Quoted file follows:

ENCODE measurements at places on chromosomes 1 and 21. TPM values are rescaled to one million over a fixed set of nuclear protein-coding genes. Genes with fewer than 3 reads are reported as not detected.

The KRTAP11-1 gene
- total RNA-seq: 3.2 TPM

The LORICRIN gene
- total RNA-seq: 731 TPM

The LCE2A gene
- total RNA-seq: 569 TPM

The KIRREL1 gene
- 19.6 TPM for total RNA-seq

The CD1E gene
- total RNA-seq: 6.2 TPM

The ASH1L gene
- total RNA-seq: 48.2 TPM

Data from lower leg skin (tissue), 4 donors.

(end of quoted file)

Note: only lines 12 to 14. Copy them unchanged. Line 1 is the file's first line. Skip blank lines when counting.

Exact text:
The ASH1L gene
- total RNA-seq: 48.2 TPM

Data from lower leg skin (tissue), 4 donors.